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The Solution to Global Warming and our Energy Needs!

Updated: Jun 21, 2020

Dear Editor:

I would like to answer in part Mrs. Norris' letter to the editor of the 12th of January. She brings up a very important subject in today's world. One that we all need to address in our own way. We should not wait for someone else to take the first step. We should all begin to take the necessary steps to remedy the situation of warming of our Earth. For instance, water is the best renewable energy source, and it is readily available in great abundance. The solution to all of our energy needs world-wide is water. With water we can split the water molecule into hydrogen and oxygen by using electrolysis, and also by a few other methods, one which will be discussed later.

Hydrogen is the cleanest burning fuel available and it will not pollute the atmosphere when it is burned. And, when it is burned, it recombines with oxygen to form several molecules. One being H20, another being OH, or hydroxide and a few others. The OH molecule will eventually recombine with another atom of hydrogen, due to the fact that it will not be a stable molecule until it does. So, you see, water is a renewable energy source.

The great benefit of water is that all of the infrastructure is already in place to put it to use. We are already piping this energy source straight into our home, our place of business, our ranch or our farm. You can also truck it in, since only a small amount of water will make a great deal of both gases, hydrogen and oxygen. For instance, 1 gram of hydrogen in a solution of water will result in a volume of 22.42 liters or 5.9 gallons by volume of hydrogen gas.

The problem we all face from challenging the establishment to produce the necessary technology to convert water into hydrogen and oxygen, is that the establishment will claim it will do great harm to our economy. Since it will put oil, natural gas, and other sources of energy out of business, eventually.

However, the benefits it will bring to our economy are enormous, not to mention the elimination of global heating and the atmospheric pollution crisis. One of the greatest benefits for using water is energy independence for you the individual consumer, not just national energy independence, which we pretty much have right now. In addition to clean air and water, we will have more money in our pockets, since water is very cheap and renewable as well. And, least we forget, all of the power lines that crisscross our nation can be eliminated eventually, also.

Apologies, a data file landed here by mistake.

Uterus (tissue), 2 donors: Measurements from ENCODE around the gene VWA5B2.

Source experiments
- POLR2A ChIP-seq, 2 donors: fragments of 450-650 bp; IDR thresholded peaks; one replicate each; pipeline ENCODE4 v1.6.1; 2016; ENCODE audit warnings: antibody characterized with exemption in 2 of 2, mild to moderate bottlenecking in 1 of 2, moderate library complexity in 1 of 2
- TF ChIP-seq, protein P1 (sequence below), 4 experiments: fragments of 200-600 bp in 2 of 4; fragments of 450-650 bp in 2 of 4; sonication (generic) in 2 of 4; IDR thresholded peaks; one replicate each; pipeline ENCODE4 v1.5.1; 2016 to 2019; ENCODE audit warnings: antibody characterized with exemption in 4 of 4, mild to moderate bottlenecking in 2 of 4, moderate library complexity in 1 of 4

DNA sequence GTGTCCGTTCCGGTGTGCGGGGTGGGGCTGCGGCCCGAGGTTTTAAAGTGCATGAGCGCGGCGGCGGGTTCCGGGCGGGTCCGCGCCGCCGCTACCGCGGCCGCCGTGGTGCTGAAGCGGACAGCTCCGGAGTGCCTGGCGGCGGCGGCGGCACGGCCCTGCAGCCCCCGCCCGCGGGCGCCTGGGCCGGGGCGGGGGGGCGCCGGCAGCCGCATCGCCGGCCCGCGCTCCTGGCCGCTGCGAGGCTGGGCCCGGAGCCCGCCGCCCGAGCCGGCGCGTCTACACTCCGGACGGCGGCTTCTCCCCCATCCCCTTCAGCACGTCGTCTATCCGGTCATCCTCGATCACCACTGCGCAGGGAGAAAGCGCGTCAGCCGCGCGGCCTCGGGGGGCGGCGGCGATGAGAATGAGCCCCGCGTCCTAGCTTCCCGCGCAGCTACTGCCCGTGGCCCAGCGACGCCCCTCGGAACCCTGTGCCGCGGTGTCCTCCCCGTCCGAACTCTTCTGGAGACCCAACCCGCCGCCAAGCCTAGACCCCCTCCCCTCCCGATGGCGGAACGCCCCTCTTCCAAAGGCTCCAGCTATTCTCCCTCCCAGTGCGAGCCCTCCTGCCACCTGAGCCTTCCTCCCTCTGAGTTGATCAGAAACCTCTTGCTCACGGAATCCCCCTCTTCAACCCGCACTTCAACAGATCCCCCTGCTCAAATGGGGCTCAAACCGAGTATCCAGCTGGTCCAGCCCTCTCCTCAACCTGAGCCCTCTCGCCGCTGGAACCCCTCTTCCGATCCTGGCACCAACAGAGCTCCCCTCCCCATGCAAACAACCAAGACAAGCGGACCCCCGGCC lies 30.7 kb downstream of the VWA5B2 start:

Yet, another way to use the hydrogen and oxygen obtained from water, is by creating a battery utilizing the oxygen and hydrogen as battery terminals. When a molecule of water is split, the positively charged hydrogen atoms and the negatively charged oxygen atoms can be used to create a battery that can power an electric motor, which has already been done in Japan by Genepax. Genepax has built a working model of a small car that get 80 km per liter of water utilizing said battery.

I have a small model car that uses a water fuel cell to split water into hydrogen and oxygen, which is then utilized as a battery with enough current to power a small electric motor to drive the model car. These kits are available online if you would like to see one in actual work. They are very unique models and prove that water can be used as a fuel source.

Inventor Stanley Meyer demonstrated a water fuel cell to the U.S. Patent Office and received U.S. Patent No. 4,936,961. The patent explains that the fuel cell is a capacitor with fresh water as the dielectric although salt water will work just as well. A pulsating high voltage is applied to the capacitor plates. The high voltage polarizes the water molecule with the hydrogen atoms being attracted to the negative plate and the oxygen atoms attracted to the positive plate. An increasing high-voltage pulse is applied to the plates in a stair-step fashion until the high-voltage overcomes the bonding force of the water molecule and it is literally torn apart. The hydrogen gas is then collected in a separate container (Meyers, 1987).

So, you see, there is hope for the future and all the younger generation has to do is get to work and stop your complaining. With all due respect.


Wayne Hill

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